Avid New York Times readers probably recognize this quote from the paper of record's campaign coverage: "Who among us does not like NASCAR?"; or perhaps, "Who among us does not love NASCAR?" The paper has attributed some iteration of the quote to John Kerry in several opinion columns and news stories since March, always to make the point that try as he might, John Kerry just doesn't get the common, NASCAR-loving man, and when he tries to adopt a regular-guy persona, the result is laughably unconvincing.
Here are a few examples from the Times:
Maureen Dowd, March 18, 2004: Even when he puts on that barn jacket over his expensive suit to look less lockjaw -- and says things like, "Who among us doesn't like Nascar?" -- he can come across like Mr. Collins, Elizabeth Bennet's pretentious cousin in "Pride and Prejudice."
Sheryl Gay Stolberg, July 30, 2004: To anyone who has listened to Mr. Kerry extemporize at length -- who among us can forget his "Who among us doesn't like Nascar?" remark? -- the thought of the Brahmin from Boston disdaining speechwriters and trying humor seemed odd, shall we say, for the most important address of his career.
Frank Rich, Sept. 5, 2004: Mr. Kerry, having joined the macho game with Mr. Bush on the president's own cheesy terms, is hardly innocent in his own diminishment. From the get-go he's tried to match his opponent in stupid male tricks. If Mr. Bush clears brush in Crawford, then Mr. Kerry rides a Harley-Davidson onto Jay Leno's set. When the Democrat asks "Who among us does not love Nascar?" ..he is asking to be ridiculed as an ''International Man of Mystery."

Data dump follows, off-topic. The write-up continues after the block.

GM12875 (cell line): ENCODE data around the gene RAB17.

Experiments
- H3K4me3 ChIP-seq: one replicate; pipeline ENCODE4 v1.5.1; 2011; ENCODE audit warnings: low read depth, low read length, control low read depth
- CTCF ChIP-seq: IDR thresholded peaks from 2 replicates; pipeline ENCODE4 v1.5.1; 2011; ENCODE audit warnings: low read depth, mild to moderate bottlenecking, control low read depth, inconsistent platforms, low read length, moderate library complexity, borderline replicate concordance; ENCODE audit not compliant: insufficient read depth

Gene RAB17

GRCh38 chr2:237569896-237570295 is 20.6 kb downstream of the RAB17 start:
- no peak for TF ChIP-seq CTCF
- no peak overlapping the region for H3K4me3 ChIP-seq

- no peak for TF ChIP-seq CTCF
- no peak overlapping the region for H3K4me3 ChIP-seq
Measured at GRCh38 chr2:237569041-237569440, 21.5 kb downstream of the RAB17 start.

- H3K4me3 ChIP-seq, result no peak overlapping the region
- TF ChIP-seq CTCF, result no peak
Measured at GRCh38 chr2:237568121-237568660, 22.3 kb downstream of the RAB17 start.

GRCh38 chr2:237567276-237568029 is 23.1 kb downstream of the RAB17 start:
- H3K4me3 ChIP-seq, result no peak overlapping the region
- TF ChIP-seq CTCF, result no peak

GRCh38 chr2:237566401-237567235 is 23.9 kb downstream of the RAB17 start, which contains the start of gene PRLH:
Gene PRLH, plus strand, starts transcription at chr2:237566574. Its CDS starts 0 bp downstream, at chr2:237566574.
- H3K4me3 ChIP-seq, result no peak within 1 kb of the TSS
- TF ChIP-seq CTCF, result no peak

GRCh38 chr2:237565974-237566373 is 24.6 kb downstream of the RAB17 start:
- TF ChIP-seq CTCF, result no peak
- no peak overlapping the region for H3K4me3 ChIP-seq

And to show how ingrained the NASCAR quote has become in the Times' coverage of the Democratic candidate, the headline "Who Among Us Does Not Love Windsurfing?" was used (without further explanation within the story because at this point, who needed it?) in a Sept. 5, 2004 piece that questioned Kerry's choice of recreational sports.
A couple of weeks ago, a handful of liberal bloggers, including Atrios and Bob Somerby of the Daily Howler, questioned the accuracy of the Kerry quote. A Nexis search (we did one too) found that the "who among us" remark curiously seemed to originate with a Maureen Dowd column. Letters were sent to the Times public editor (we sent one, too). A search was on for some proof that Kerry actually said this. Well, it turns out he never did say it -- that's right, Kerry never made a statement that has now become 2004 campaign legend at the New York Times.
Bob Somerby has the story: "We finally have the full information. Yes, Maureen Dowd invented that fake NASCAR quote -- the comical 'quote' from pretentious old Kerry."